Qatar's five major conglomerates turn to Turkey for investments
Days after Doha, one of Ankara's closest allies in the Gulf region, pledged $15 billion in direct investment in Turkey, Qatar's private sector has also turned to the country as five major conglomerates are looking to invest $300 million.
As Daily Sabah writes in the article Qatar's five major conglomerates turn to Turkey for investments, Qatar's Emir Sheikh Tamim bin Hamad Al Thani (above) visited Ankara last month in an apparent show of support for Turkey, pledging $15 billion in direct investments in the country that found itself embroiled in a crisis with the U.S. Now that Qatari businesspeople have set their sights on Turkey for individual investments, Ahmet Hasan, the general manager of Royal Link, which manages the investments of Qatar Holding, Essa, Nora Raşit Al Doosori, Al Sumeiti and Raşit El Kubeysi, said that if an office for investors is established in Qatar, private sector investment could reach $50 billion.
In a statement to the Turkish newspaper Sabah, Hasan said the people of Qatar are "quite willing" to invest in Turkey. "The sheikhs and bosses, who are the owners of the five major companies that I consult, are willing to invest in Turkey in every field, from energy to agriculture and real estate," he continued. "We do research all over the country. We initiated our first acquisition with a wallpaper factory in Adana. In addition, a huge tract of land was purchased for the production of dried fruit. Now, we are in talks to get a site of villas." Hasan added that the same names will invest $300 million in the first phase.
TTR Investment Chairman Fatih Tataroğlu said Turkey's support for Qatar won great sympathy in the region, peaking with the struggle against the U.S, adding that the Qatari companies are seeking Turkish partners under the directive of Al Thani. "Qatar has launched an industrialization campaign. Investors are in talks with the potential partners in Turkey. Soon major partnerships will emerge with great investments to provide employment for thousands of people," Tataroğlu said.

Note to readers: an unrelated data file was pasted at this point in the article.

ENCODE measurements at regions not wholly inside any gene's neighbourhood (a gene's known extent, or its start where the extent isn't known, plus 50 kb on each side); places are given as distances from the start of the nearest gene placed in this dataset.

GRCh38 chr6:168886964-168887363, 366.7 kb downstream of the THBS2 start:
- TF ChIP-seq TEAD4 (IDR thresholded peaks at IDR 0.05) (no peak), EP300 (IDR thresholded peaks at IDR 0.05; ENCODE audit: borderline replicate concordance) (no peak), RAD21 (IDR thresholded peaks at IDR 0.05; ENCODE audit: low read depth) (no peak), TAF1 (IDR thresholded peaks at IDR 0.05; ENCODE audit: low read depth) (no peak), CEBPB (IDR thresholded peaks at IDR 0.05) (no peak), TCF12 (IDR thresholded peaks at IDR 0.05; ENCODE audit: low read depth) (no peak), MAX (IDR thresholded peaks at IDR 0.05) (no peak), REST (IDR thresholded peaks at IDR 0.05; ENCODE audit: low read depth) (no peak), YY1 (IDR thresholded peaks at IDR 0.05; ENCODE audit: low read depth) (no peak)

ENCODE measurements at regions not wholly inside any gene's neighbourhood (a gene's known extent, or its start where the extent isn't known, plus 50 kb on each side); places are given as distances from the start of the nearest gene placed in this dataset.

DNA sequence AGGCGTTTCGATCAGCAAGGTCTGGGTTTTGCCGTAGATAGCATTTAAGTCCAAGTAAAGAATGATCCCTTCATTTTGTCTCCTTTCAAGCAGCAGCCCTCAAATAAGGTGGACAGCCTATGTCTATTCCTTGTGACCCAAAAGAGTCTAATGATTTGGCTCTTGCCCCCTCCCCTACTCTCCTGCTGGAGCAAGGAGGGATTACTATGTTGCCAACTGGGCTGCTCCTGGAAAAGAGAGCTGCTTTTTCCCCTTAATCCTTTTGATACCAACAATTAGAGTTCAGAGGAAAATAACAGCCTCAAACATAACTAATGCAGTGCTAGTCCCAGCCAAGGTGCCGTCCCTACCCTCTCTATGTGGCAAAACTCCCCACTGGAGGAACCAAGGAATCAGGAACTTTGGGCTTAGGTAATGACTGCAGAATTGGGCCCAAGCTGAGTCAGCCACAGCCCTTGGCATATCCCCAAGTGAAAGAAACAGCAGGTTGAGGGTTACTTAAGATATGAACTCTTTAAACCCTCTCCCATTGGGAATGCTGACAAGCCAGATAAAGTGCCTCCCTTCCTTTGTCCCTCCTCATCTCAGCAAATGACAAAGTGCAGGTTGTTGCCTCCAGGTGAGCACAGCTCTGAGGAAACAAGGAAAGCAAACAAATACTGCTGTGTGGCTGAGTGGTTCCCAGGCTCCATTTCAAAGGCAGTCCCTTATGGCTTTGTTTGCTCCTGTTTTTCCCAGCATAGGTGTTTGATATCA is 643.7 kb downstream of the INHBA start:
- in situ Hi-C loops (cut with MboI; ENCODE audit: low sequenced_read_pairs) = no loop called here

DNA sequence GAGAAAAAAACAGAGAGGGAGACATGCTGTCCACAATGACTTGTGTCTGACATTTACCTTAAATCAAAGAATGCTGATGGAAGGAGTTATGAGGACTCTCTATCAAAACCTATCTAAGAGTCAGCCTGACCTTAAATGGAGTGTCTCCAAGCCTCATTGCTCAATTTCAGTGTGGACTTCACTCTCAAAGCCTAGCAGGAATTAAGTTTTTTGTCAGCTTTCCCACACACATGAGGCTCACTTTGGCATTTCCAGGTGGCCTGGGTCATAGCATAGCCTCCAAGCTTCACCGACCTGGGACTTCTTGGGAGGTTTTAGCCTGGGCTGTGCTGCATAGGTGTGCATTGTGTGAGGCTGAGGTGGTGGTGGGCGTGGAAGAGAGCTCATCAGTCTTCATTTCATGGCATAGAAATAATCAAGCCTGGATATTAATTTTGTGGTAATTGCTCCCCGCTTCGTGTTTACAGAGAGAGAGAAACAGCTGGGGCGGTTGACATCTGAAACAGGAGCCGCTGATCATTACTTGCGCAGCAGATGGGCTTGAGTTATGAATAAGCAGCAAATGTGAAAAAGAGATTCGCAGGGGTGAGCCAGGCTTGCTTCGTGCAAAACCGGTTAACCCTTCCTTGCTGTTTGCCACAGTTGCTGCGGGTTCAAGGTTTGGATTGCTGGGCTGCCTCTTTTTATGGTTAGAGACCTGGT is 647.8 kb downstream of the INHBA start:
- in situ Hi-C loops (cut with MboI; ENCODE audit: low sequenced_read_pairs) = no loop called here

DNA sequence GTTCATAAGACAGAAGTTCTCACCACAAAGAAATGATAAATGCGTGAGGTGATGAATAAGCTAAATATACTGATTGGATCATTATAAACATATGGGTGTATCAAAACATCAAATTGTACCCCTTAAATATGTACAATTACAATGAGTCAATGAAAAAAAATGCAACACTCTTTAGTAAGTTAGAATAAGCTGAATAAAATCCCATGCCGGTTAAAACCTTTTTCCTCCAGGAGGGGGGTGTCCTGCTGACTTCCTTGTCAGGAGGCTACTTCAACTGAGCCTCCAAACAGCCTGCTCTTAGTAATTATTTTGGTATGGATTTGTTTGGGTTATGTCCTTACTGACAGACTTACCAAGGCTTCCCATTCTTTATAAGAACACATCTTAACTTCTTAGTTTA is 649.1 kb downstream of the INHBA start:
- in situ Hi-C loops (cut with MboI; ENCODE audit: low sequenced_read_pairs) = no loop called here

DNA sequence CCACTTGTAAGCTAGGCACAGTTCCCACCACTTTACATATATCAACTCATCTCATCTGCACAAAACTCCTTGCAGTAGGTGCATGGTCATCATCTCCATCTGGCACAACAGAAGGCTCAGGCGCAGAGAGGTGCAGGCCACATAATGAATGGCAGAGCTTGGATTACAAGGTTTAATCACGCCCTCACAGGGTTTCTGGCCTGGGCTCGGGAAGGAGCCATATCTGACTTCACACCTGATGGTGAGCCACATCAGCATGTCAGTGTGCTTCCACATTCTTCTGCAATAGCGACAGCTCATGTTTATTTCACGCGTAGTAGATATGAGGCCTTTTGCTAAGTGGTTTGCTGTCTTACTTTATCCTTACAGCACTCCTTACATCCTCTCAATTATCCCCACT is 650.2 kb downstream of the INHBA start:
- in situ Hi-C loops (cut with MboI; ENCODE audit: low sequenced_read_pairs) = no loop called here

Qatar Holding LLC is mostly investing in factories through the acquisition of industrial lands. The company has investments in energy, agriculture and industry.
Rashid El Kubeysi is one of Qatar's leading businesspeople investing in renewable energy. He is looking to buy agricultural land from Turkey and open a factory.
Essa stands out as one of Qatar's leading electrical construction and engineering companies.
Noora Rashid Al Dosari has farmland projects in Turkey, with 110,000 square meters of agricultural land in Manisa.
Al Sumaity has a 43,000 square meters of land in Manisa with projects in the field of agriculture.
In June 2017, a handful of Arab states, led by Saudi Arabia, abruptly severed diplomatic relations with Qatar and imposed a blockade on the tiny Gulf country, accusing it of supporting terrorism. The Qatari government has denied the accusation, blasting the blockade as unjustified and a violation of international law. Amid the rift, Turkey has provided increased support to Qatar, boosting food and other exports to meet any shortages.
Days after Al Thani's visit, Qatar and Turkey's central banks signed a currency swap agreement to provide liquidity and support for financial stability. The agreement, which was signed by the heads of the two central banks, will establish a two-way currency exchange line, the statements by the two banks said. The deal will facilitate trade between the two allies as the Turkish currency is battered by a deepening spat with Washington, the Central Bank of the Republic of Turkey (CBRT) said.
The swap agreement was signed over Turkish lira and Qatari riyal and concluded with an overall limit of $3 billion, according to the CBRT, who said the core objective of the agreement is to facilitate bilateral trade in respective local currencies and support the financial stability of the two countries.
The row between Ankara and Washington escalated when U.S. President Donald Trump decided to levy sanctions on Turkish ministers Süleyman Soylu and Abdülhamit Gül on Aug. 1 and also increase tariffs on imported steel from Turkey by 50 percent and aluminum by 20 percent, respectively, while threatening the country with more sanctions over the legal case of pastor Andrew Brunson. The pastor is under house arrest in Turkey on charges of links to the Gülenist Terror Group (FETÖ) and the PKK, a U.S.-designated armed terrorist organization. In retaliation, Turkey increased the tariffs on certain U.S. goods up to 100 percent and more.